As the fight against the Islamic State moves beyond its de facto capital in Raqqa, the Pentagon is readying itself for an increasingly complex battlefield in northern Syria, where U.S.-backed forces, pro-Syrian government troops and Russian jets will likely all be fighting near one another.
Speaking to reporters on his way to Germany Monday to meet with European allies, Secretary of Defense Jim Mattis spoke broadly about the U.S. military’s future operations against the Islamic State in the Euphrates River Valley, adding that it will take “more precision” to stave off any incidents between the disparate forces operating there.
“You have to play this thing very carefully,” Mattis said. “The closer we get, the more complex it gets.”
The strip of the Euphrates River Valley that runs through northeastern Syria has turned into one of the last Islamic State redoubts following the group’s near-defeat in the Iraqi city of Mosul and the U.S.-led operation to encircle its stronghold in Raqqa. While the Pentagon has eyed the region as the next place to attack the militants, Syrian government forces and Iranian-backed militias have also made a concerted effort to move into the area.
To avoid the seemingly inevitable collision between U.S.-backed fighters and pro-Syrian government forces, including their respective air support, Mattis indicated that the Euphrates River Valley, would be carved up into “deconfliction” areas. The zones would be marked by easily identifiable parts of the river valley, such as towns and geographic features on the map, he said.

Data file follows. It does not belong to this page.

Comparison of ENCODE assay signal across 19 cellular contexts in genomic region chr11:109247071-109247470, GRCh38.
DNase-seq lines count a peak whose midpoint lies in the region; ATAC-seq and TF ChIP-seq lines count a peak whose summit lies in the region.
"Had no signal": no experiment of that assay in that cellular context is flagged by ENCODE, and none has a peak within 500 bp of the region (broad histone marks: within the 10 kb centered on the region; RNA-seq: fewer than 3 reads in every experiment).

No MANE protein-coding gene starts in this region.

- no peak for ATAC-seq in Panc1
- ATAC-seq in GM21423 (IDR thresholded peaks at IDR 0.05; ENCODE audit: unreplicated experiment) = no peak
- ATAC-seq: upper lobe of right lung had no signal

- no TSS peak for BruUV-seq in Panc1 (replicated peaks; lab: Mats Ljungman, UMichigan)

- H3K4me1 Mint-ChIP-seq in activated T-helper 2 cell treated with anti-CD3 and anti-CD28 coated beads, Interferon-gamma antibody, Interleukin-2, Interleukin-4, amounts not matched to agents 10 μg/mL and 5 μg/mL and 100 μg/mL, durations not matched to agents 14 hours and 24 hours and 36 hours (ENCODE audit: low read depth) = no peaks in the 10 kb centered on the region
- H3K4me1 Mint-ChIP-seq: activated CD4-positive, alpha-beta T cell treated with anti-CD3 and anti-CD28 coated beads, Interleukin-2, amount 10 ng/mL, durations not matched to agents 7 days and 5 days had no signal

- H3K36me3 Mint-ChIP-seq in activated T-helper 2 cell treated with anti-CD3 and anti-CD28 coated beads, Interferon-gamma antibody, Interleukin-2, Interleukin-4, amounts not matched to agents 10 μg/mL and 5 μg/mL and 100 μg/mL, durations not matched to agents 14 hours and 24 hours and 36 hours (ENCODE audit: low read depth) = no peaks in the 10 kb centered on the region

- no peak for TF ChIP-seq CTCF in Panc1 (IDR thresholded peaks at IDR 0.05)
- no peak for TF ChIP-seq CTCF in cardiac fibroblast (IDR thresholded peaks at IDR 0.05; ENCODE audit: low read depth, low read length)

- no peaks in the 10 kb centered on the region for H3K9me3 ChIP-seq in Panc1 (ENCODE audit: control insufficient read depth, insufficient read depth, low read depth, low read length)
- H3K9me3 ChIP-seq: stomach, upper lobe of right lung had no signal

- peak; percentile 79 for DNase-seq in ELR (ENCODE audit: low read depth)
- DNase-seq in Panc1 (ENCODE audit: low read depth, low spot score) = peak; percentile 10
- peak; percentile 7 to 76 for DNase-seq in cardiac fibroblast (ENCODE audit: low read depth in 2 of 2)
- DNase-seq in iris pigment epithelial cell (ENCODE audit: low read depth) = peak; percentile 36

“As long as it’s worked out by the commanders and enough people know about it in sufficient time there are ways that have proven that we can do this,” Mattis said. The retired four-star Marine general suggested that with so many forces operating in the same area that deconfliction efforts would have to be worked out differently than they have in the past, though how exactly is unclear.
Currently, there are a number of communication lines between Russian and U.S. forces, including one that runs into the U.S.-led coalition’s main operations center in Qatar and another that connects the commander of U.S. forces in Iraq and Syria, Lt. Gen. Stephen Townsend, to his Russian counterpart in Syria.
“The deconfliction lines, through all of these contentious months that we’ve been through, have never gone down,” Mattis added.
The communication channels between the United States and Russia, Mattis said, have helped U.S. forces stay “focused” on fighting the Islamic State and have kept the United States from a widening role in the six-year-old conflict that has claimed hundreds of thousands of lives and displaced millions.
“We just refuse to get drawn into the Syrian Civil War,” Mattis said. “We try to end that through diplomatic means.”
(c) 2017, The Washington Post · Thomas Gibbons-Neff